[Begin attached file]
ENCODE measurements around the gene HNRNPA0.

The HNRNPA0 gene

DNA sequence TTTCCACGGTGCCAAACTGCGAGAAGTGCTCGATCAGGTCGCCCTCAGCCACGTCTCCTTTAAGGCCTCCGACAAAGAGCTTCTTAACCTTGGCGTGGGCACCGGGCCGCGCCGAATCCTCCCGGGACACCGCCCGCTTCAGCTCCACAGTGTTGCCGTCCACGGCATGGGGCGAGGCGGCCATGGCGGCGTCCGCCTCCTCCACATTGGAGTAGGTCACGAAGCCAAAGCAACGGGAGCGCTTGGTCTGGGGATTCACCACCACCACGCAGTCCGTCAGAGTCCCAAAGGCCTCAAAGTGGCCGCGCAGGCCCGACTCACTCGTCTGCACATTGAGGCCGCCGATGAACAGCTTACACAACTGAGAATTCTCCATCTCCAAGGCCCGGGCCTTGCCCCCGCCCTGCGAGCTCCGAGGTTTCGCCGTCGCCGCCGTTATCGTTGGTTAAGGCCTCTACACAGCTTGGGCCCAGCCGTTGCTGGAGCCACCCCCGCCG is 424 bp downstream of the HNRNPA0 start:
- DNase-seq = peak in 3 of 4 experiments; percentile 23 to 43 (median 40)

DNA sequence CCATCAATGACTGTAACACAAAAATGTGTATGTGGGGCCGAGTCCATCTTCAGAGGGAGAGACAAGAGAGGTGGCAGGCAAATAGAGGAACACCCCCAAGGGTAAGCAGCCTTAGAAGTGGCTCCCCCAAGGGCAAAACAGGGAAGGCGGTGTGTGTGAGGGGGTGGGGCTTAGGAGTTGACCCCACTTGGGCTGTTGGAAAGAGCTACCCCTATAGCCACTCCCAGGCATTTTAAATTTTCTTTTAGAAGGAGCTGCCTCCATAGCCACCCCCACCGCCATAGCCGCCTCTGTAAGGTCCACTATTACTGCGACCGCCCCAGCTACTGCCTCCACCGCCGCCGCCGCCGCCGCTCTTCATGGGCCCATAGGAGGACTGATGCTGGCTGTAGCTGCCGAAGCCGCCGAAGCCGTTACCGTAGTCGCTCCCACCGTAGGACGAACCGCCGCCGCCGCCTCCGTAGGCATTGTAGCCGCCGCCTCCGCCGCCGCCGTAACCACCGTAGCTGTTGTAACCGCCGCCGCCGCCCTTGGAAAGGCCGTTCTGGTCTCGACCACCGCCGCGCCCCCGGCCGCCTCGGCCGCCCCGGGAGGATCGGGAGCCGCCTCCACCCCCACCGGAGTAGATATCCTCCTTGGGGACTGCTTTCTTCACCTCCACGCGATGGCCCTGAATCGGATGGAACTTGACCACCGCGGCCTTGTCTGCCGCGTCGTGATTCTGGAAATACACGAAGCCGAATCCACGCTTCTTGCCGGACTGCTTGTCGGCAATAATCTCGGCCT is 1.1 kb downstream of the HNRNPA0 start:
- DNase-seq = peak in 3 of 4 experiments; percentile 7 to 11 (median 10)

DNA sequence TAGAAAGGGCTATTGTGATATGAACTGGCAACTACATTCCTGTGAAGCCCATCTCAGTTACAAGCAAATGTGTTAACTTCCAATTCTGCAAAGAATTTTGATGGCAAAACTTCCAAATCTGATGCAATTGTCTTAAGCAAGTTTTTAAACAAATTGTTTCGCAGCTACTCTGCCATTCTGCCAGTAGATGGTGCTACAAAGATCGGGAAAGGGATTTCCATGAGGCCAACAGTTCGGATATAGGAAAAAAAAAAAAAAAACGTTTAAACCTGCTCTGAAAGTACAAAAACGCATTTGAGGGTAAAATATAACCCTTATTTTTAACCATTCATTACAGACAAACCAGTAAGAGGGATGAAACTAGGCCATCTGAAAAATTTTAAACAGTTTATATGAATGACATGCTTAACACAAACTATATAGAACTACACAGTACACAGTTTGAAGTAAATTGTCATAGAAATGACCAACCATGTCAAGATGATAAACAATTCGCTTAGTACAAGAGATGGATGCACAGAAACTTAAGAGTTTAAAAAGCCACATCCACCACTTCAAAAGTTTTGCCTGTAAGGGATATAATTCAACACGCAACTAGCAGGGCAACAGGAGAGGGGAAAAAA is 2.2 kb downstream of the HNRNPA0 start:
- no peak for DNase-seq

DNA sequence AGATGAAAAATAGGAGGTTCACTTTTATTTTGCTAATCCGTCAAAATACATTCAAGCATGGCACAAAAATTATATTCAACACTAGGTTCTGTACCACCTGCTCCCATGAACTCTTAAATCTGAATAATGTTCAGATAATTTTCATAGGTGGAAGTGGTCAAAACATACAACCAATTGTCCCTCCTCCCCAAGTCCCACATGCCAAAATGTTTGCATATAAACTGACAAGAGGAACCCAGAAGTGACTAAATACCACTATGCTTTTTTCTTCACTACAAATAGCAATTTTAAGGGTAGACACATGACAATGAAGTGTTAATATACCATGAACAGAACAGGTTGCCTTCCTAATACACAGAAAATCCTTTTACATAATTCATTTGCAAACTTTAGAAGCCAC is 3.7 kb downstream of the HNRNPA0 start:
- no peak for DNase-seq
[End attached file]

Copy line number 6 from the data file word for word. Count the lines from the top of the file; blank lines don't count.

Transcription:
- DNase-seq = peak in 3 of 4 experiments; percentile 7 to 11 (median 10)